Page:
5 Proven Ways to Increase Your Overall Happiness

You’re reading 5 Proven Ways to Increase Your Overall Happiness, originally posted on Pick the Brain | Motivation and Self Improvement. If you’re enjoying this, please visit our site for more inspirational articles.

In 2015, Buddhist monk Matthieu Ricard, was declared the happiest person in the world. This was based on a study by the Laboratory for Affective Neuroscience in Wisconsin, where Ricard’s scores were sometimes off the charts. Being a monk is a life calling that not many of us will pursue, and being in the “regular” world does have a different set of challenges you may argue. But surely, attaining happiness should be possible for everyone. Happiness is a state of mind so like any other state of mind, it can be adjusted. However, we get so caught up in how miserable we are, that we do not have the ability to see that being happy is as simple as – well, being happy!

Here are 5 proven ways to increase your overall happiness today:

Find your purpose and follow it

A lot of the unhappiness in our lives comes from doing what doesn’t make us happy, every single day.

This definition of insanity is very applicable here. If your work doesn’t satisfy you, if you go in there every day thinking that today will be better, then you might be an optimist. But you are also unhappy and according to Einstein, insane. Think back on what you did naturally, what you were drawn to do, when you were a young child. How did you occupy your days? Did you have a fascination with making plans and executing them? Or were you always designing something new and wonderful, or planning the next big thing that can make you money? In these juvenile past-times might lie the key to your true purpose, that one thing that you enjoy above all else. Find your purpose and follow it. It is essential to your long term emotional health.

Eliminate negativity from your life

Negativity has never harboured happiness. By listening to and participating in negative conversations, you only take on more negativity. Some people love to complain, about anything and everything. Don’t spend time with these people, they drain your energy. Surround yourself with positivity and you will also be more positive. Make it a state of mind. When a negative thought comes up, don’t entertain it. And when you catch yourself saying something negative, rephrase it to turn it around. Soon you’ll notice that the world is a much better place!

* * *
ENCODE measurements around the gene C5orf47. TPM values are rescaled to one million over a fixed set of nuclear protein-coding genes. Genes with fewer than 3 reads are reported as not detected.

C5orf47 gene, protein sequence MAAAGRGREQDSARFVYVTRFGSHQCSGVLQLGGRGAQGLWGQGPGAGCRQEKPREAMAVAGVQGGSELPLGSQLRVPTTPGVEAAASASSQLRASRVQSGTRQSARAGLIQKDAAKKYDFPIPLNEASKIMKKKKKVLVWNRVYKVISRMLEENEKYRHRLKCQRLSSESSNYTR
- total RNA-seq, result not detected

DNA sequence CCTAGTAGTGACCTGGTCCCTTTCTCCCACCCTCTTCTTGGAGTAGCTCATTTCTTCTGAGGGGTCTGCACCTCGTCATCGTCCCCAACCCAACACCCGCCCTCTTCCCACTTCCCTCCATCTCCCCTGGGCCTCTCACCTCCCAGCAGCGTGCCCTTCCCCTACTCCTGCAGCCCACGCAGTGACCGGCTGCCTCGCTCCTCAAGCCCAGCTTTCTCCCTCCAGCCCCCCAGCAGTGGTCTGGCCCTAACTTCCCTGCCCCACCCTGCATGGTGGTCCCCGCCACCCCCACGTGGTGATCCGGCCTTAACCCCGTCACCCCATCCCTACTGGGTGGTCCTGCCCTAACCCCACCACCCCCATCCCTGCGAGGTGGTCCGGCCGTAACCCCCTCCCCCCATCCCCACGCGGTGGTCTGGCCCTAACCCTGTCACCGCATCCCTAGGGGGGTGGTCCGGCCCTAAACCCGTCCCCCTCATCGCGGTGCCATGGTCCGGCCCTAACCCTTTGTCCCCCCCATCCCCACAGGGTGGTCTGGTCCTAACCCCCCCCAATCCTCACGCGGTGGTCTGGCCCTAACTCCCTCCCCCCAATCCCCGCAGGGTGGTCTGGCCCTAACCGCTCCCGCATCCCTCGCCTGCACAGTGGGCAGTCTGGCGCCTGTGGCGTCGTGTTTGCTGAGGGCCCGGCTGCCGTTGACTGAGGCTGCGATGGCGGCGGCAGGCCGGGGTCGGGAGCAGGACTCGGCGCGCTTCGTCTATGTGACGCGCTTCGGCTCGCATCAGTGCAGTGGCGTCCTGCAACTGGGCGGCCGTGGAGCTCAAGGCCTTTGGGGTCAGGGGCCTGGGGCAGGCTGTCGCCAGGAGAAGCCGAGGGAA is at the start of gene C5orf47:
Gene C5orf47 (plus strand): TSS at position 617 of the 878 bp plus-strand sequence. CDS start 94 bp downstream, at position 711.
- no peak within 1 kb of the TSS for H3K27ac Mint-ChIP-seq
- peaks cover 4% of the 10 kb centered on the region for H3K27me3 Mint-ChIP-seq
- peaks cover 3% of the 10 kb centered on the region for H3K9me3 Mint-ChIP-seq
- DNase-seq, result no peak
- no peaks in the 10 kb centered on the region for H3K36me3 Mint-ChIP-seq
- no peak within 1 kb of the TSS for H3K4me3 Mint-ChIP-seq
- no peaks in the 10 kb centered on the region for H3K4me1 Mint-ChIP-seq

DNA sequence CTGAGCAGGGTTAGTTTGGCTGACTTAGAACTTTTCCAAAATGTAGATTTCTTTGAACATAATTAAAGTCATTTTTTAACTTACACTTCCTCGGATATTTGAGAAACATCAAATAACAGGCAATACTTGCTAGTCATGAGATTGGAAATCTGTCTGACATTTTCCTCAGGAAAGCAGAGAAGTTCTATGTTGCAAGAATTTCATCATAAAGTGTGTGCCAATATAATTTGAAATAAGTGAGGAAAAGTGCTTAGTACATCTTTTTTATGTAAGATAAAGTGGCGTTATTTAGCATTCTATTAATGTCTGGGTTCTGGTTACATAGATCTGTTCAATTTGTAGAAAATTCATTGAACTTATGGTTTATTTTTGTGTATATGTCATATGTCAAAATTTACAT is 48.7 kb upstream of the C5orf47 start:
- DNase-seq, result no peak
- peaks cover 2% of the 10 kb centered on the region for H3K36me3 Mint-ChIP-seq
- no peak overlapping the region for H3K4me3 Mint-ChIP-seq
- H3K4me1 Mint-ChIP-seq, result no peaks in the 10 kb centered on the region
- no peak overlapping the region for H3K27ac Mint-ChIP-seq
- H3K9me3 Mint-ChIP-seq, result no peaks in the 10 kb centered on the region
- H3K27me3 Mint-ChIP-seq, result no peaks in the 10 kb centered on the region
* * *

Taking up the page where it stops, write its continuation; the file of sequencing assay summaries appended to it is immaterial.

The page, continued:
Find joy and spread it

There is joy to found everywhere around us, and often it is in the small details. Like the person who allows you cut in front of them in the traffic, or savouring that early morning coffee while everything is still quiet and calm. Learn to recognize the joy in the everyday and you will start to see it everywhere. Equally important is bringing joy to others. A small favour, or a bigger-than-accepted tip, a kind word or a compliment. The little things all add up to make life happier for yourself and for those around you.

“It is not how much we have, but how much we enjoy, that makes happiness”.

Charles Spurgeon

Stop Talking and Start to Listen

We tend to spend our days spreading our opinion and trying to matter. And a lot of that conversation is in our heads. Stop the constant chatter, inside and out, find a quiet spot, and listen. The happiest people in the world are those that have learnt to listen – whether it is meditation, prayer, yoga or another practice. In the silence, that which what acclaimed life coach Martha Beck in her book, Finding Your Own North Star, calls wordlessness, we often find peace, answers and happiness.

Sleep well, eat well, live well

Your body is a very real extension of what is going on in your mind. Look after your body by feeding it the right nutrients, by getting enough sleep and by purposefully taking time for physical activities. Not everyone loves doing sports, but even playing with your kids or dogs or choosing to walk to the corner shop instead of driving will make all the difference in your mood.

With these simple tools to increase your overall happiness, go and seek out happiness all around you – because it is there!

“If you want to be happy, be.”

Leo Tolstoy

Photo credit: Brandi Redd